Really just coming off road season there’s not a ton more training that I need to do. I like to ride, that’s the good thing. If I’m not doing a four-hour ride I kind of get grumpy because I like to ride my bike for four hours, that’s the good news. That’s essentially what I really need to do, I just need to keep pedaling my bike and staying focused. Usually when my head is in the right place, my legs seem to be in the right place too. I’ve been really fortunate to have good people around me, good coaching, good friends, we have great mechanics this year, everything has been really coming together well. There was a little bit of time where we were kind of getting balance as far as team stuff goes but we’ve been flawless for a couple of weekends now and I’ve been really happy with everything.
The focus part that’s the job. How does anybody stay focused with the internet and so many things going on? Just like everyone else, I fall victim to the same things, it’s like going down the candy aisle, yes of course I’m going to get the M&Ms, I’m a human (laughs). But just like everybody gets up to go to work every day I do the exact same thing, I get up and go out whatever work out that my coach prescribes.
It’s been a fantastic and dramatic start to the season. What do you think of your one month of racing with four wins?
I expected to go well at the beginning. Since this interview is coming out now and nothing is going to change, I’ll tell you first that my goal for this year was to be number one in the UCI rankings, that has been my goal from the outright. I’ve always wanted to be the UCI points leader after the first World Cup, that’s been my goal since I started. We’re coming into that and that’s why I put such a heavy racing load on myself and that’s why I picked the races that I did, and that’s why some of the races, I came into them a little bit flat.
I’ve been doing so much racing, I don’t even know, I’ve done so many races at this point, I’m almost already maxed on C2s and we just started the season. I’ve already won four races and they’re all been C2s, and I’ve been in the top five of every C1 that I’ve done so I’m definitely going to be up there on points so now I have to put it together at the two World Cups. And then we’ll see what happens, then we re-assess after that and see where we’re at. It’s definitely going to shape the rest of my season after this, depending on where I am in that ranking and how many more races I really need to do, the C2s, I may not some of the races I don’t need to do anymore because I did such a heavy load early on.
Last year, you were at the top of the UCI rankings but you had to leave Europe and come back to race here. If you are number one, are you staying in Europe to be the first one called?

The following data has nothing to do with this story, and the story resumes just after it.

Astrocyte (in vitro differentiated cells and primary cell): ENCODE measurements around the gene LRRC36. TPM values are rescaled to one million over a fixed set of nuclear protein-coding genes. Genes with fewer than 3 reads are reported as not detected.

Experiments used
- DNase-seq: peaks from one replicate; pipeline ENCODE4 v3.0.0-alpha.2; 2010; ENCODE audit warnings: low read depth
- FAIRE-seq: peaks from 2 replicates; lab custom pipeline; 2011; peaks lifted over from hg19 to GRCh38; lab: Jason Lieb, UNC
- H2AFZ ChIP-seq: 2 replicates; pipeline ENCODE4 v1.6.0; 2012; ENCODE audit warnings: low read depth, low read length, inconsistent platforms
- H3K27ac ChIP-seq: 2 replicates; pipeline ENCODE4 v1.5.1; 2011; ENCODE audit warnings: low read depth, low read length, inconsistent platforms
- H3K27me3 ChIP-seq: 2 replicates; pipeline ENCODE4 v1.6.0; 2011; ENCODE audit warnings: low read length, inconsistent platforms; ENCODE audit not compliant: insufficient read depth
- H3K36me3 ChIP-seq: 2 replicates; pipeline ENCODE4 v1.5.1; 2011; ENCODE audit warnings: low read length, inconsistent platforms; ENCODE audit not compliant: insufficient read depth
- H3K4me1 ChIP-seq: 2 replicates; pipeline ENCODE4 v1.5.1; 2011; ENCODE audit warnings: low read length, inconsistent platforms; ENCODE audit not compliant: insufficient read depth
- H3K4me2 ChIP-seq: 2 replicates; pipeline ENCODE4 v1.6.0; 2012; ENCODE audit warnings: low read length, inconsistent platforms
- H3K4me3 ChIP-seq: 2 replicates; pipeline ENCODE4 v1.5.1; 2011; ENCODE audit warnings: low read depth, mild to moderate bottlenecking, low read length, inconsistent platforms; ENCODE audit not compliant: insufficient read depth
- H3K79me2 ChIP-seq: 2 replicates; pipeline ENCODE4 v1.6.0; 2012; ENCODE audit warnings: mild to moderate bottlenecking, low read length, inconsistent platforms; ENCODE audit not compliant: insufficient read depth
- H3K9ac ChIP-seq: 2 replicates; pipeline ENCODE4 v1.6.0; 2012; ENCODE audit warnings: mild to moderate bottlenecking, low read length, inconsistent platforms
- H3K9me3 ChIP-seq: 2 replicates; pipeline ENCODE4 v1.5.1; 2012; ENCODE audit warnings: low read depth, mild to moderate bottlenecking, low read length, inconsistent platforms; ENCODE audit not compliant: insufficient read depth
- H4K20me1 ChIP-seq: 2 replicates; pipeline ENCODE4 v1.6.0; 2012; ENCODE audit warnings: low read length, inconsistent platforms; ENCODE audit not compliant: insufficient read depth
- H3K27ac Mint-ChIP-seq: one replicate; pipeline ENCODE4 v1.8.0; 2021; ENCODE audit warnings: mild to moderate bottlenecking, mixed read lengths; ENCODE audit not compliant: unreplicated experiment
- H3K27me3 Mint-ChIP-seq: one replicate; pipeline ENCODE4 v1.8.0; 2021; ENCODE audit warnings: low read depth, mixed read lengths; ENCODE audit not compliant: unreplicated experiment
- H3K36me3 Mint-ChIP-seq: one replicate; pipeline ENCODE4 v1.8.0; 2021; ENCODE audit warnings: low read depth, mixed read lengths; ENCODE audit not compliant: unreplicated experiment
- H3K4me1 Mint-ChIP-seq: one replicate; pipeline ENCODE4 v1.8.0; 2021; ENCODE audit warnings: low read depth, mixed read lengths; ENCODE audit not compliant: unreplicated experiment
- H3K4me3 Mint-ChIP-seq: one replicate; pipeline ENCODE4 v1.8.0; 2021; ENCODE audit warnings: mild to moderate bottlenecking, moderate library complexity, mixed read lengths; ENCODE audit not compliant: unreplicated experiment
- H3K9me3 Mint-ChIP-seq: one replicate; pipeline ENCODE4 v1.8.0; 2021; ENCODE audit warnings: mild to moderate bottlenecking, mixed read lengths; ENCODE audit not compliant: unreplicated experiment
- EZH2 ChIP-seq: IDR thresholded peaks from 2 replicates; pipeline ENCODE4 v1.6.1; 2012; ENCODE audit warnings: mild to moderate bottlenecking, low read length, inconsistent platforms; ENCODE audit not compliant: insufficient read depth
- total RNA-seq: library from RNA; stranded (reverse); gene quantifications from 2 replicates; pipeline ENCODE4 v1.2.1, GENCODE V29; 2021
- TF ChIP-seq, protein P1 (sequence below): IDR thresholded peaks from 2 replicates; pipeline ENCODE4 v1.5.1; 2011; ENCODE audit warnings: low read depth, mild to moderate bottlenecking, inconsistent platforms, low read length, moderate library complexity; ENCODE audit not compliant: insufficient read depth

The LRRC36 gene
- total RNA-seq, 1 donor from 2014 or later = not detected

I think we’re going to wait and see a little bit of what happens. For this trip, I’m only doing the first two World Cups and I’m coming home. And then, if the other World Cups make sense, and I have the ability to go and do them, that can be something that we’ll talk about. But for right now, the focus is actually on the first part of the year, doing really well in the UCI ranking for the first two, coming back here, three more weekends of racing when I come back from the World Cups, taking a nice break and then re-focusing my efforts for Nationals and then the USGP is part of that block. So the final USGP will be a little bit early but it will be towards the end of a hard training block and then I’ll try to hold that for another month and change to Worlds.
I’m glad that you’re taking a break, that’s a lot of racing.
There’s a big break.
Does it matter that none of your wins (so far) were C1 races? You know that talk that you can’t win a C1.
Mmm, yeah, I think it’s just been circumstances. I think everybody knows that the mud is not my strongest suit and obviously I had some stuff, there was a lot of competition here, there was a lot of hungry guys. Christian (Heule) rode a great race at Gloucester and I wish I had won that race, it was a sprint finish so I was really close there. I was in the sprint to win at Vegas and I got fourth so that’s okay. (chuckles)
At Madison, I actually was in second place and then Bart was dropped and then I dabbed. This last weekend, I was in it but it wasn’t a great course for me, it was everything that I’m not really great at, it’s mud and at altitude, it didn’t favor me. And Ryan is riding incredible right now, he’s riding really strong, he’s very determined, and I think if you look at the results of the races and you see that we’re blowing out the people that we’re blowing out. People should be surprised, I’m every surprised at that. I know what my power meter says, I know what power we’re putting out, I’m really excited to do these World Cups, we’re going fast (laughs). Ryan is incredibly strong right now.
Are the both of you so much better than last year? Is that what is going on?
I am riding stronger than last year, yes.
One thing I noticed is that you seem to be willing to take risks this year maybe than before to go for the win, bunny hopping, riding stairs, pushing it more. Am I wrong?
I think I have to. It’s totally different now because it’s just really me. Chris (Jones) was great to have this weekend but it’s just me really and I have to look out for myself. If I can take back two, three seconds and I can ride in the front. Last year we tried to gap roll, one of our guys was off the front and we put to gap roll, and come back and then we’d go for the next but now it’s a completely different style of racing.
You’re not seeing anything watered down at this point, it’s really up to me to get every second out of the course that I can and so sometimes that mean riding this or riding that. I also feel really comfortable on this bike, that does say a lot. I think being able to handle the bike a lot better, it suits my body a lot better than the Cannondale did, it’s lower in the front end, I like the geometry. I’m really comfortable on the bike and that’s why I think you can see me jumping barriers and doing a lot of stuff that I haven’t been doing in the past because I do feel better on the bike all around.